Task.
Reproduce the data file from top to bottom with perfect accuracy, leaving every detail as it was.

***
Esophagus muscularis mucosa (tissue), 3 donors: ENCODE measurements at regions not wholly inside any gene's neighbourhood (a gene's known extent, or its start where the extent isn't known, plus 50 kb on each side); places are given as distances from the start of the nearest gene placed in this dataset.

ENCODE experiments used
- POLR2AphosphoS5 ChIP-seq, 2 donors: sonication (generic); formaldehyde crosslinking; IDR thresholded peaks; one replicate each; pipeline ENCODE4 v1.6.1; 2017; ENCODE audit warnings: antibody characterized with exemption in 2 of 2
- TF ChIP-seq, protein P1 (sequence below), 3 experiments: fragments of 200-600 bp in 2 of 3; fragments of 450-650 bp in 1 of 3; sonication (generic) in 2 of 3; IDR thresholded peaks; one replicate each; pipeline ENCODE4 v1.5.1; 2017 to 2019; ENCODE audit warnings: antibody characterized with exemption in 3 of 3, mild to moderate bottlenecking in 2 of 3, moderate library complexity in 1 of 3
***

Esophagus muscularis mucosa (tissue), 3 donors: ENCODE measurements at regions not wholly inside any gene's neighbourhood (a gene's known extent, or its start where the extent isn't known, plus 50 kb on each side); places are given as distances from the start of the nearest gene placed in this dataset.

ENCODE experiments used
- POLR2AphosphoS5 ChIP-seq, 2 donors: sonication (generic); formaldehyde crosslinking; IDR thresholded peaks; one replicate each; pipeline ENCODE4 v1.6.1; 2017; ENCODE audit warnings: antibody characterized with exemption in 2 of 2
- TF ChIP-seq, protein P1 (sequence below), 3 experiments: fragments of 200-600 bp in 2 of 3; fragments of 450-650 bp in 1 of 3; sonication (generic) in 2 of 3; IDR thresholded peaks; one replicate each; pipeline ENCODE4 v1.5.1; 2017 to 2019; ENCODE audit warnings: antibody characterized with exemption in 3 of 3, mild to moderate bottlenecking in 2 of 3, moderate library complexity in 1 of 3